After reading Eckhart Tolle’s book ‘The power of now’: my understanding of being ‘present’ completely changed. I would have said years ago, that I was always present; but in reality, a high percentage of my awareness was absorbed in my own thinking.
At school registration the teacher would call my name, and I would say ‘present’; but I was thinking about playing football after school. When reading ‘the power of now’, I came to the realisation a great deal of mental activity is pointless and a waste of energy. The mind makes sense of the world, based on past experience; but this can cloud the ability to interpret the present moment the way it is.
Incessant thinking is extremely stressful and addictive. The mind is a phenomenal instrument when used correctly; however, it makes sense of the world based on what happened in the past. It is from the mind’s biased running commentary of life, it distorts the present moment.
It is not surprising today that so many people are seeking the next ‘miracle drug’ or even ‘therapy’ to become widely available. Something simple to help them cope with the pressures of daily life. For many people, medication and psychological treatment are helpful, but not the complete solution to overcoming this collective mental dysfunction.
When I first picked up ‘The power of now’ and started reading, I slowly changed my relationship with the present moment. In the past, I was always trying to escape where I was, looking to be somewhere more interesting or exciting. On Monday morning, I wanted it to be Friday evening.
The present moment became an inconvenient barrier to something better. If I was stuck in traffic, I became angry and stressed: ‘What’s going on here?’, ‘I’m sick of this!’ I would say.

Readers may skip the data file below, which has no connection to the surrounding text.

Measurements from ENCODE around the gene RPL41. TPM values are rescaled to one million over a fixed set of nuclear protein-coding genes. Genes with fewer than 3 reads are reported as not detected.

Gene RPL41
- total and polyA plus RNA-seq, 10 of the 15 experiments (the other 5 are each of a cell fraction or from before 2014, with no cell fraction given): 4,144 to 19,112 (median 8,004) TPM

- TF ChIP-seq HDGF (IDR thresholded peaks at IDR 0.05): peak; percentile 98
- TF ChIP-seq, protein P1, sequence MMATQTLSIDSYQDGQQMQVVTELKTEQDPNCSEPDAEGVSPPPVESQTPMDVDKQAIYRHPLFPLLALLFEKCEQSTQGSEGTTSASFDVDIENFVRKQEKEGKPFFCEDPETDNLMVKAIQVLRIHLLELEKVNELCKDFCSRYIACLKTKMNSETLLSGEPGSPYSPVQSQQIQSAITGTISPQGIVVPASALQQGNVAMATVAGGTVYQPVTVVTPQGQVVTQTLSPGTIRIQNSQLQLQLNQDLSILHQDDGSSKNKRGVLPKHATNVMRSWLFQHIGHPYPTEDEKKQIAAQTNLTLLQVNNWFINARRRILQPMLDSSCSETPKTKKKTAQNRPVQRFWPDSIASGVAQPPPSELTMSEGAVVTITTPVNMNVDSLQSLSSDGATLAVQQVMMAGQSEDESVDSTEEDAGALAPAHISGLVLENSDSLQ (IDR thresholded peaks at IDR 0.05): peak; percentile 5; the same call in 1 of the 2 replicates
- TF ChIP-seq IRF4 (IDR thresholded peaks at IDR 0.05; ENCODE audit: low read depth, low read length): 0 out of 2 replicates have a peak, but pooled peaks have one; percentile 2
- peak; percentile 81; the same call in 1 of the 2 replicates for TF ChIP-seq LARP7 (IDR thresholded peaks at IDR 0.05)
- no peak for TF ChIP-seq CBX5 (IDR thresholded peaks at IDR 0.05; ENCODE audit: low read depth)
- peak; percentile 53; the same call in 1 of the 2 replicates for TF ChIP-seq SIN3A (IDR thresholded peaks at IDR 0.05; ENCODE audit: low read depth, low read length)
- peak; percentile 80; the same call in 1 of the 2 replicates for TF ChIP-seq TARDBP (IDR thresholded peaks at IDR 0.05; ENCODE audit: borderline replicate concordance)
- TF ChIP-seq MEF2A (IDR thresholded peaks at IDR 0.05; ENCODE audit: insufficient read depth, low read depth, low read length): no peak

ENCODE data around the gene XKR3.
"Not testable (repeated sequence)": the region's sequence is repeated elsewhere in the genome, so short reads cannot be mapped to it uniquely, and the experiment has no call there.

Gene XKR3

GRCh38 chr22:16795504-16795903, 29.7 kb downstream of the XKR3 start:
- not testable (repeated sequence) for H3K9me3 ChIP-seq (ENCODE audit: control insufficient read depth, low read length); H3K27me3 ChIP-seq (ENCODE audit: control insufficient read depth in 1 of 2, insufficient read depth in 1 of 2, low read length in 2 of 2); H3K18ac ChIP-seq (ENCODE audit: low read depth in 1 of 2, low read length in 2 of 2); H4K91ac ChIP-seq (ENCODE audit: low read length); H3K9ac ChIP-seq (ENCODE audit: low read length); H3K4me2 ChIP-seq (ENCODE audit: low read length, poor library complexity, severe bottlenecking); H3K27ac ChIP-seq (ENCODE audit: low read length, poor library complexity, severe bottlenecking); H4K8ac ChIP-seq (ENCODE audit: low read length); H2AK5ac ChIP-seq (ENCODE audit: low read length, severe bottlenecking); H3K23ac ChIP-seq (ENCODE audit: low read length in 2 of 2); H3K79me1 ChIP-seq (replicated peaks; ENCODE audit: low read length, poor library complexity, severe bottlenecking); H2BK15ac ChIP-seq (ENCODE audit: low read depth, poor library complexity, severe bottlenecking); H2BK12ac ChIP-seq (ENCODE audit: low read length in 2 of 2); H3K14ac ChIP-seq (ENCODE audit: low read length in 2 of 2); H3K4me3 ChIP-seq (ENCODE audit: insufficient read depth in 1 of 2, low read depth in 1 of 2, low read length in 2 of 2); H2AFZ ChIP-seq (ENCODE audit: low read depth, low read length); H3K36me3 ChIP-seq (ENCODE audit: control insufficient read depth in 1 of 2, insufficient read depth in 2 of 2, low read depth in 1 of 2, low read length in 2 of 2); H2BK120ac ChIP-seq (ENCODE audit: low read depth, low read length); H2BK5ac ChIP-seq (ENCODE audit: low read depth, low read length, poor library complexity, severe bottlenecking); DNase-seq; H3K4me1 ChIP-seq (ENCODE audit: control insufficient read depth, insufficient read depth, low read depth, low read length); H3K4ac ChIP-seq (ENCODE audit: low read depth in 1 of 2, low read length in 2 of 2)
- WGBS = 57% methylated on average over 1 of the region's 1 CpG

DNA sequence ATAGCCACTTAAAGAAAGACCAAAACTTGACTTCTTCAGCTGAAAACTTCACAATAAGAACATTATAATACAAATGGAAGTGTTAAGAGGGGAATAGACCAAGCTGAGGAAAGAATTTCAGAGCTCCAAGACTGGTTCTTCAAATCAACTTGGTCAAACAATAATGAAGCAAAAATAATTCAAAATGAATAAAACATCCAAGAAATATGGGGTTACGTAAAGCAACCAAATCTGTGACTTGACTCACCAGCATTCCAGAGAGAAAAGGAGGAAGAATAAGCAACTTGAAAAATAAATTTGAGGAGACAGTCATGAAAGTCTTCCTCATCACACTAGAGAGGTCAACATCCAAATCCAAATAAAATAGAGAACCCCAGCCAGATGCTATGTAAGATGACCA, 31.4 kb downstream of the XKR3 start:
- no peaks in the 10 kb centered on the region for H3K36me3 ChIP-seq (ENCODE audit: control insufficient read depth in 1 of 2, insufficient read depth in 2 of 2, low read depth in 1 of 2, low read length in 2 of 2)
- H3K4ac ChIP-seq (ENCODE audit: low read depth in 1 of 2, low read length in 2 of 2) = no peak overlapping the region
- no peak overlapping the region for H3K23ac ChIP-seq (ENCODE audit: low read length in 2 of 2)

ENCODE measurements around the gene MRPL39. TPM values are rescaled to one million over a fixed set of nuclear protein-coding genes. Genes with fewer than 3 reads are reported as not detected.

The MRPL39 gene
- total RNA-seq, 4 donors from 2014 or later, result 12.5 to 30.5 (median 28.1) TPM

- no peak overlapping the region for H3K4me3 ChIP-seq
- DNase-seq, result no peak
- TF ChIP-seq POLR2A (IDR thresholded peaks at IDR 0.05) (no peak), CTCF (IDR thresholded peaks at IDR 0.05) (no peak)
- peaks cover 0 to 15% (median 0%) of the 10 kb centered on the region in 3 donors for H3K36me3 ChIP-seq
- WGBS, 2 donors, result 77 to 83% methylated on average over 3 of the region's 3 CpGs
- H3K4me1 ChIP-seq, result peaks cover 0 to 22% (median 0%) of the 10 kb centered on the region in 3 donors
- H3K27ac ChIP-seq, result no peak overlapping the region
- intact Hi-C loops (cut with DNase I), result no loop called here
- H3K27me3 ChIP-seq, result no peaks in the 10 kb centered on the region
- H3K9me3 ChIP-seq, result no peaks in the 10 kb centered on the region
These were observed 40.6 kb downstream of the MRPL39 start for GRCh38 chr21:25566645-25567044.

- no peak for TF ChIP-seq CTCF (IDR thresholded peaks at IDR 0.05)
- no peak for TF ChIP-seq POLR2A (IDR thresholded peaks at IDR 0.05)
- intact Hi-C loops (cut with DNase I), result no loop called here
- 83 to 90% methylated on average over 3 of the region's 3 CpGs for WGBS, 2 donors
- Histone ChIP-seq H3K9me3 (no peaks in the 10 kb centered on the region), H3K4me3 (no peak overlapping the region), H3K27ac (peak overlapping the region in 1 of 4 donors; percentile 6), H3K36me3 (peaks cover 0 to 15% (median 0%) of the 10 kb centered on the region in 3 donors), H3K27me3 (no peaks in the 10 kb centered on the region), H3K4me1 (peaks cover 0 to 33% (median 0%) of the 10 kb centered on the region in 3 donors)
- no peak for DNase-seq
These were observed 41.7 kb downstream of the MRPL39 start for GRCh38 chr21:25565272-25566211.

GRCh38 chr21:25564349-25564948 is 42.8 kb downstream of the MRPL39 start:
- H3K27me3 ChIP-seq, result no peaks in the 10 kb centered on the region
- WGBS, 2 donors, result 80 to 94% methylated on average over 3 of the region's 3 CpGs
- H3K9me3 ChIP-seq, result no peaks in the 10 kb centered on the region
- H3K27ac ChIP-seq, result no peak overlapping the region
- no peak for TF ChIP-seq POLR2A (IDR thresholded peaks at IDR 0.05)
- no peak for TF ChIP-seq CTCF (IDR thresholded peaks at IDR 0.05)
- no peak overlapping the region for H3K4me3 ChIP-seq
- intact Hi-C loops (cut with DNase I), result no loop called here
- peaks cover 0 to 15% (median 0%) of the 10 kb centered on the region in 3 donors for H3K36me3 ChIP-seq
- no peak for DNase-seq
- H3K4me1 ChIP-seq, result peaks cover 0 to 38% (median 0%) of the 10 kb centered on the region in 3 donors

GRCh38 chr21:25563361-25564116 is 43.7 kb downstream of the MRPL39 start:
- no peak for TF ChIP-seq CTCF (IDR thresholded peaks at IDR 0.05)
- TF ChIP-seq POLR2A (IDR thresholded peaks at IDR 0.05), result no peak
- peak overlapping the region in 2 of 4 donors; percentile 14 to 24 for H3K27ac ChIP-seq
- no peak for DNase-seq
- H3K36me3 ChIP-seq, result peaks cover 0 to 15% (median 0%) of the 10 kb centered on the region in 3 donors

The thinking mind was running my life and causing chaos, especially when I reacted to challenging situations. Toxic emotions like anger and resentment felt like they were growing stronger, the more attention I gave them.
So how did the ‘power of now’ change things for me?
The key to being timeless
I found inner peace by practicing presence in a quiet room. I started becoming aware of my own thoughts: I became ‘the watcher’ of my mind. When I started doing this, I noticed my thoughts initially slowed down, before speeding up again. I became aware of the perpetual thoughts: the narrative, the concepts, the themes, the judgements and points of view. It was quite a shock!
When you become aware of your own thoughts, without labelling or judging them: you are conscious of your own consciousness. This is a type of meditation, that when I practice it in solitude: it allows me to feel a deep sense of inner peace. This state of consciousness is the power of now: abundant, joyful and timeless.
It is by consciously entering this timeless state of being, and making this practice part of your daily routine: barriers and perceived limitations to achieving your goals become manageable. The very way you see adversity changes, it accelerates your personal growth and spiritual development.